Long-term outcomes of thalidomide in pediatric Crohn’s disease.

Long-term outcomes of thalidomide in pediatric Crohn’s disease.

J Gastroenterol Hepatol. 2019 Nov 23;:

Authors: Wang L, Xue A, Zheng C, Zhou Y, Wang Y, Huang Y

BACKGROUND AND AIM: In this largest pediatric cohort to date in Asian population, we aimed to report our long-term real-life experience with thalidomide treatment in pediatric Crohn’s disease (CD).
METHODS: A retrospective single-center analysis of pediatric CD patients treated by thalidomide was conducted. The clinical characteristics and outcomes were extracted. Primary outcomes were clinical response and remission rate at different time points, especially comparing the difference between monogenic and non-monogenic mutation patients. We also evaluated the long-term safety of thalidomide.
RESULTS: A total of 62 patients met the inclusion criteria. The median follow-up period was 30.5 months. Among all, 19 patients (30.6%) were diagnosed with monogenic mutation during treatment. Clinical remission rate was 53.2% (33/62) at 6 months, 54.8% (34/62) at 12 months and 33.9% (21/62) at the end of follow-up, respectively. Clinical remission rates between monogenic and non-monogenic groups at the end were statistically different (44.2%(19/43) vs. 10.5%(2/19), P < 0.05). At 12 months, 66.7% (30/45) were with normalized C-reactive protein level. Most patients (95.4%, 21/22) discontinued steroids with a median time of 4.4 months. Twelve patients relapsed, but no risk factor was identified to be significantly associated with relapse. A total of 45.2% (28/62) patients experienced an adverse event, in which 22 patients stopped thalidomide due to safety concern. Cumulative dose was not associated with abnormal electromyography, but with the occurrence of adverse events.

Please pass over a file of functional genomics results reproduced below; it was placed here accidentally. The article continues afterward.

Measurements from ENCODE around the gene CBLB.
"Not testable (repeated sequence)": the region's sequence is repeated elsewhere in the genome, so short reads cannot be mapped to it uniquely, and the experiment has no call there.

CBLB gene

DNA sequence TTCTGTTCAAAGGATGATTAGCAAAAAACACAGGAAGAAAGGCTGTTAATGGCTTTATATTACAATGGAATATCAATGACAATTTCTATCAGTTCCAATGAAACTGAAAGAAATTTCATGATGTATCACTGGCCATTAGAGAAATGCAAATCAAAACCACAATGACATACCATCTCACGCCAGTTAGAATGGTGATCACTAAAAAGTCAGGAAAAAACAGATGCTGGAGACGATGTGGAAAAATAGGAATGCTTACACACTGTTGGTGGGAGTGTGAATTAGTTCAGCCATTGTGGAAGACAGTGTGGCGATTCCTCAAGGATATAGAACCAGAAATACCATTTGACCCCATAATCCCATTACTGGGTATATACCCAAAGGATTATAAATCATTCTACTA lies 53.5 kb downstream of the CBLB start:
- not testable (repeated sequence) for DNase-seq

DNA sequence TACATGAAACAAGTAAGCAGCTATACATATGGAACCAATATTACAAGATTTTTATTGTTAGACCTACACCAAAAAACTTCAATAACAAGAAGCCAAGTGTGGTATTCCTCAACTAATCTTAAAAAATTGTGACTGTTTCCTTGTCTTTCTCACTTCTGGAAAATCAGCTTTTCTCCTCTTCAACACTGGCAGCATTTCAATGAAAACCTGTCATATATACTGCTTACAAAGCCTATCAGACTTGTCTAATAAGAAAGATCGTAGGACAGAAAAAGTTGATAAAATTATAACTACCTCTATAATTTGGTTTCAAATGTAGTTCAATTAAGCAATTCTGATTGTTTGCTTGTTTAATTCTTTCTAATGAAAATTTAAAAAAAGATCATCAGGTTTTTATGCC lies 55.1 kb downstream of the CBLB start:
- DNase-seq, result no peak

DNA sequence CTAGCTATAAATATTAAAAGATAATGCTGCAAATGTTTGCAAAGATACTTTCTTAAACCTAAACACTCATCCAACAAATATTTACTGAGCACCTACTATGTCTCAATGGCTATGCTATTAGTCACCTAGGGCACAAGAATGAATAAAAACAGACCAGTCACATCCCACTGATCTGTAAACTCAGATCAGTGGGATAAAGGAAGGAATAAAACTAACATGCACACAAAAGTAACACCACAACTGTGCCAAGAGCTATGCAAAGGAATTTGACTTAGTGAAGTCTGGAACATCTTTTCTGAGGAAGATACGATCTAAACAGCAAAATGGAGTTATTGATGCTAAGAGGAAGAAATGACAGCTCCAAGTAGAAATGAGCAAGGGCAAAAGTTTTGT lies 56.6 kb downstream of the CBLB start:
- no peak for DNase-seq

CONCLUSIONS: Thalidomide was clinically efficacious and safe among pediatric CD. Our results suggest it is an alternative therapy in monogenic mutation patients.

PMID: 31758718 [PubMed – as supplied by publisher]

PubMed Link: https://www.ncbi.nlm.nih.gov/pubmed/31758718?dopt=Abstract